Vivekananda discovered the truth by observing the reactions of different persons to the same situation. Seeing a man who had fallen on the wayside after taking intoxicating drinks, two thieves, who were themselves drunk, remarked that the man must be a thief like themselves who had got drunk after a thieving expedition in the night. A man subject to epileptic fits thought that the man must have fallen in a fit.
A sadhu (ascetic) seeing the unconscious state of the man, thought that he might be a yogi in a state of Nirvikalpa Samadhi (super conscious state of meditation) and started massaging his legs reverentially. These varied reactions showed that men judge things not as they really are, but on the basis of their own feeling and experiences.
Vivekananda then realised that his doubts regarding the spiritual eminence of Swami Ramakrishna Paramahamsa were the result of his own misguided thinking and had no relation to Paramahamsa’s qualities. He realised that there was no blemish in Ramakrishna and the fault lay with his own feelings. He regretted having come away from Ramakrishna and confessed to his mother his grievous mistake.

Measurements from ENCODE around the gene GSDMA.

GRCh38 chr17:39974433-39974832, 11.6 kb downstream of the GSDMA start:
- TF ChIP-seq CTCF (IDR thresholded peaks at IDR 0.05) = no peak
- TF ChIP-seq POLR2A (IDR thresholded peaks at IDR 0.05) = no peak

He appealed to his mother to permit him to go back to Ramakrishna. She allowed him to act according to his inclinations. Vivekananda realised that man’s wayward thoughts accounted for his doubts and confusion regarding the Divine. The Divine is beyond blemish and deficiencies. Hence God is described as perfect, free from any taint, formless and attributeless.
One sees only a reflection of one’s self in the outer world. It is the vision that accounts for the difference, just as the colour of the glass one wears alters the colour of the world one sees through it. Changes your outlook and the world will appear differently.